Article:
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A Work Space Inventory: Finding What's Best For Your Space


Creating great spaces that work for associates is hard work in and of itself. What if you could take the guesswork out of it? What if you could find out what your associates truly need and how they actually work?

Many of our clients ask these same questions. To help them find out, we’ve partnered with Herman Miller’s Performance Environments Team and developed a process, which our clients can use over and over again. It essentially tells you what’s working and not working in your spaces. Instead of guessing, it’s better to use this data to create spaces based on the true needs of the people who inhabit them.

It can be a long yet critical process to gather data on associate work habits and space utilization, especially in larger corporations. Understanding the outcomes of that research and using the data to inform long-term decisions and investments makes the entire process invaluable. In many cases, we go through a number of data and information collecting exercises. These can include visioning sessions, focus groups, surveys to understand individual work processes, and observations of everything from sitting posture to walking/traffic patterns to storage needs, and much more.

We generally encounter some interesting findings and surprising aha moments. For example, in past exercises, we’ve found some departments really don’t make a lot of sense working next to one another so cross-functional teams were less effective. We’ve also discovered that many of our clients’ meeting rooms aren't appropriately sized and therefore under-utilized or worse, never occupied. This can result in associates spending valuable time looking for the right meeting space. These informative findings are used to help us make the best use of space.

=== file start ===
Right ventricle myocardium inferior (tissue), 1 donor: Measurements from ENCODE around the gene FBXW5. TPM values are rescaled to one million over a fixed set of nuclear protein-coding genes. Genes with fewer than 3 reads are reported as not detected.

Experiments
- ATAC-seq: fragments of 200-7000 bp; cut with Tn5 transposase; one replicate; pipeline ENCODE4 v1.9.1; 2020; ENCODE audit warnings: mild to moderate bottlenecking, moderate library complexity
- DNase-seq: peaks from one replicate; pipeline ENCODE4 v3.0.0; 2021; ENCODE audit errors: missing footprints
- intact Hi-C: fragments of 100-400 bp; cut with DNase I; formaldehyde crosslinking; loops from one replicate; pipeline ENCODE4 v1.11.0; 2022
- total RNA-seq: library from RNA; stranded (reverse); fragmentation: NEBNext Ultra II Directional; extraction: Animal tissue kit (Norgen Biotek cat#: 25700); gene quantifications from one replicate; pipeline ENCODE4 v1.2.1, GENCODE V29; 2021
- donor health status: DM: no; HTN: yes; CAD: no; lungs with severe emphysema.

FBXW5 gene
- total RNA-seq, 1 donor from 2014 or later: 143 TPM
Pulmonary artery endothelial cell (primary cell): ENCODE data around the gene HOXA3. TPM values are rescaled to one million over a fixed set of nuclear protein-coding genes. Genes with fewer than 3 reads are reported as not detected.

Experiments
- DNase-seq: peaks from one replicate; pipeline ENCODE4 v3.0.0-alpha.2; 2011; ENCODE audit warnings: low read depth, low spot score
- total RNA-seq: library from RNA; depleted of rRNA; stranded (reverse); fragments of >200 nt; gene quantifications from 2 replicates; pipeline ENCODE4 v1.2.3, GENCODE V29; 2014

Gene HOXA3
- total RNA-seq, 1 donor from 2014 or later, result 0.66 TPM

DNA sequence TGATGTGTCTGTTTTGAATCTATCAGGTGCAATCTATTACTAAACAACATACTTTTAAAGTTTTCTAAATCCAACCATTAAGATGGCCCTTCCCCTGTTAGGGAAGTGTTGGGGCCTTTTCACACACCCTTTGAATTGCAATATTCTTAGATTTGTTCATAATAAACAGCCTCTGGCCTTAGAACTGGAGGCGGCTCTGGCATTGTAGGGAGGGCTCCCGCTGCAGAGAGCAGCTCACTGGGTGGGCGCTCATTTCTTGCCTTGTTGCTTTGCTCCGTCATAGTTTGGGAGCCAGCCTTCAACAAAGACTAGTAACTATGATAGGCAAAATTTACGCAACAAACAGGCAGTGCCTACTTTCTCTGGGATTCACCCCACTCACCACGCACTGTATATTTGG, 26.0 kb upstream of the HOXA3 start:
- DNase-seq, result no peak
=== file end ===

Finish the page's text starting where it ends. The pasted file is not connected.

After we review all of the findings, we’ll compile them into one big report. Going forward, each time you want to renovate or build a new space, you can simply implement this process again. It can be replicated and scaled, and can even be used as a checklist. It allows for a look at data previously collected to see if it’s still accurate. If it’s not, the findings can be updated through a process guide we’ve created; it really serves as a foundation for the years to come. This living, breathing document can be kept simple or it can be elevated. It will inevitably evolve, but only time will tell how.

By doing your homework upfront, it’s easier to create spaces the right way. Instead of making a large investment (building new buildings or purchasing new furniture) that might not work for your associates, taking the time to understand how to make spaces purposeful and intentional will save you precious time and dollars. Are workplace services right for you?

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